Cut your prawns into 1/2 pieces and combine with the vegetables and some Clif Family Winery Olive Oil.

Arrange Shrimp Escabeche in a shallow serving dish and add additional Olive Oil if desired. Serve with tortilla or pita chips.

Enjoy with a nice cold glass of the Clif Family Winery’s 2011 Rte Blanc Sauvignon Blanc!

Recipe:

Yields 6 servings

1 cups fresh squeezed Blood Oranges

1/2 cup fresh lemon juice

2 large garlic cloves minced ( divide)

Pinch of salt

1/2 teaspoon crushed red pepper

1 lb. cooked, deveined shrimp, cut into 1/2 inch pieces

3/4 cup chopped celery

1/2 cup diced red onion

1/4 cup fresh cilantro

3 tablespoons olive oil

Preparation:

Combine Blood Orange Juice, Lemon Juice, and 1 minced garlic clove in a medium saucepan over medium high heat. Add a pinch of salt:

boil until syrupy and is reduced to 1/2 cup. This will take about 20 minutes. Cool and mixed in crushed red pepper.

Mix shrimp, bell pepper, celery, red onion, cilantro, and olive oil. Toss with cooled blood orange mixture and remaining minced garlic clove.

Season with sea salt and freshly ground pepper. Cover and chill until cool around 2 hours. Best if served the day it is made. Can be made up 8 hours in advance.

Almond Stuffed Pork Tenderloin

Originally Posted by Efrain Barragan on Wednesday, March 14, 2012

A post from our Master Chef, Anna Callaway

Almond Stuffed Pork Tenderloin with a wine and cherry reduction sauce - Pair with Gary's Improv Zinfandel

Diced roasted almonds with goat cheese and fresh herbs

Butterfly tenderloin, pound flat and add almond mixture

Pan sear tenderloin

Serve with Broccolini and Pureed Cauliflower

Recipe using Sundried Berries and Cherries

1.5 lb pork tenderloin
½ cup chopped almonds (fromSundried Berries and Cherries)
¼ cup goat cheese
2 T chopped fresh thyme
2 T Olive Oil – Clif Family Winery
2 T unsalted butter
1 cup Gary’s Improv Zinfandel Wine1 cup chicken or beef stock
½ cup chopped dried cherries ( from Sundried Berries and Cherries)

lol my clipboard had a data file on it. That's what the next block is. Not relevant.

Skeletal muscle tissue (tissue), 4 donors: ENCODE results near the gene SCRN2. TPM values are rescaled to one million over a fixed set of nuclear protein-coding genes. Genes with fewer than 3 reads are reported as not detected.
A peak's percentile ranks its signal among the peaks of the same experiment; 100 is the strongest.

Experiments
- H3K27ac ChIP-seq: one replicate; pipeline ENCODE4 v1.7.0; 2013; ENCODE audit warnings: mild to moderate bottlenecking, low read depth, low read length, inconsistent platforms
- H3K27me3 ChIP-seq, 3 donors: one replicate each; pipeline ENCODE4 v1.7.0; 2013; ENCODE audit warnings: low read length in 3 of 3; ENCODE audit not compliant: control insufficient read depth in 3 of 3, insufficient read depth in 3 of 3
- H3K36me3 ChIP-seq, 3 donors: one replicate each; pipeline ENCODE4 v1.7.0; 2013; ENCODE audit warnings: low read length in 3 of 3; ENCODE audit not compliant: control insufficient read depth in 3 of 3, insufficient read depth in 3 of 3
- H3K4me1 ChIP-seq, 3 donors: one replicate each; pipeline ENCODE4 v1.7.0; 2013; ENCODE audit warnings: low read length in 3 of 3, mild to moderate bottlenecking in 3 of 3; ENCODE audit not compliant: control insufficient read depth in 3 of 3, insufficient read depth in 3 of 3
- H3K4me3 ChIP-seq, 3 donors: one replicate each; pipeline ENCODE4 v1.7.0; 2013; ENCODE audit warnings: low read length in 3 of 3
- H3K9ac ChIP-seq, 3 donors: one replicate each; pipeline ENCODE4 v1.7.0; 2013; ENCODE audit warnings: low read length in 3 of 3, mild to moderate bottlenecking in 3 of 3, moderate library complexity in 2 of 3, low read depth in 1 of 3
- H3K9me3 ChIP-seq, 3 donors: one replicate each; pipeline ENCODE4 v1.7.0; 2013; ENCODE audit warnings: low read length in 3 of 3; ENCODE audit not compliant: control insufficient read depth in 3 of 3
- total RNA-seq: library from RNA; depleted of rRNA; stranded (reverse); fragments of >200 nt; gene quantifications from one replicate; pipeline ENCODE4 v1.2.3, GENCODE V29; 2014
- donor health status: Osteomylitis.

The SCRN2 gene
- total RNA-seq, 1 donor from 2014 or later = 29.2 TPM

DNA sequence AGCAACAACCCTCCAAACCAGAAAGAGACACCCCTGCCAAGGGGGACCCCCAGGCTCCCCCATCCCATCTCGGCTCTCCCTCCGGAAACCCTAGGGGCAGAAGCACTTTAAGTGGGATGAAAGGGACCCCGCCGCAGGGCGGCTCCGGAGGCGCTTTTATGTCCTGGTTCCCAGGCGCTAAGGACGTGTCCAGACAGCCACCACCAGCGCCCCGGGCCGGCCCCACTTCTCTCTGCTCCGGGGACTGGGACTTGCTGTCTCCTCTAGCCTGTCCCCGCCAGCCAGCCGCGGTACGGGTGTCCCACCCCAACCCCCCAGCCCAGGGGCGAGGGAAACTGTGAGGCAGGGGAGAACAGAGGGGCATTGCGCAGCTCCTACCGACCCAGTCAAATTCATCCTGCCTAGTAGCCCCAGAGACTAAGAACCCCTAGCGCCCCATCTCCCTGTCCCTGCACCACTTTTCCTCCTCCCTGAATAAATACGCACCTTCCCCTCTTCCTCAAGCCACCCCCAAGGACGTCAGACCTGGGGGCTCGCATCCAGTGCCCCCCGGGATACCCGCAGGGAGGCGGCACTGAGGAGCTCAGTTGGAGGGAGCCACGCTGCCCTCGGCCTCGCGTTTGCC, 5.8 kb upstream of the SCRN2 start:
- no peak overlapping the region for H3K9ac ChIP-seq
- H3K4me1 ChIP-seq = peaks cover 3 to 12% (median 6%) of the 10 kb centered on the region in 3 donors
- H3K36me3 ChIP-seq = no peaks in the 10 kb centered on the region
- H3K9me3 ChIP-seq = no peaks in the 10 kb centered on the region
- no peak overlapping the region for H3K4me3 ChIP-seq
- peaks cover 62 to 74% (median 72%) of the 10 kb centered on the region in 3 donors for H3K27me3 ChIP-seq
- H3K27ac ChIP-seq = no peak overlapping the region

( soak the dried cherries in the Zinfandel wine while you are preparing the tenderloin)
Fresh ground pepper and salt to start
Preheat oven to 375 F


Instructions:

Chop the roasted almonds and combine with the goat cheese and herbs. Butterfly the tenderloin and flatten with a mallet. Carefully place the goat cheese and almond mixture in the center of the tenderloin. Roll the tenderloin around the center mixture to create a roll. Tie the tenderloin every 2 inches with twine. Sear in a pan with the olive oil for about 10 minutes. Place in the oven and cook for 20 minutes. Temperature should reach 145 to 150 F. Let rest. While the tenderloin is cooking, bring the wine, broth, and dried berries to a simmer in a sauce pan. Cook until reduced to one cup. Remove from heat and swirl in butter, remaining thyme and season with salt and pepper. To serve, thinly slice pork tenderloin and serve with sauce.

Smoked Paprika Romesco Sauce

Originally Posted by Efrain Barragan on Thursday, February 23, 2012

A post from our Master Chef, Anna Callaway

Romesco Sauce is one of my favorites sauces to make! It is really easy to prepare using “Gary and Kits Napa ValleySmoked Paprika Almonds. It is a staple in Spain and often served with roasted seafood, potatoes or enjoyed as a dip.

Begin with a couple of ounces of almonds and follow these easy steps below:

Heat your oven on to 350 F. Next, take some tomatoes and unpeeled garlic. Roast for 30 minutes. Tomatoes will collapse and release their juices. The garlic will roast in its skin. Meanwhile soak a couple of red chilies in some warm water.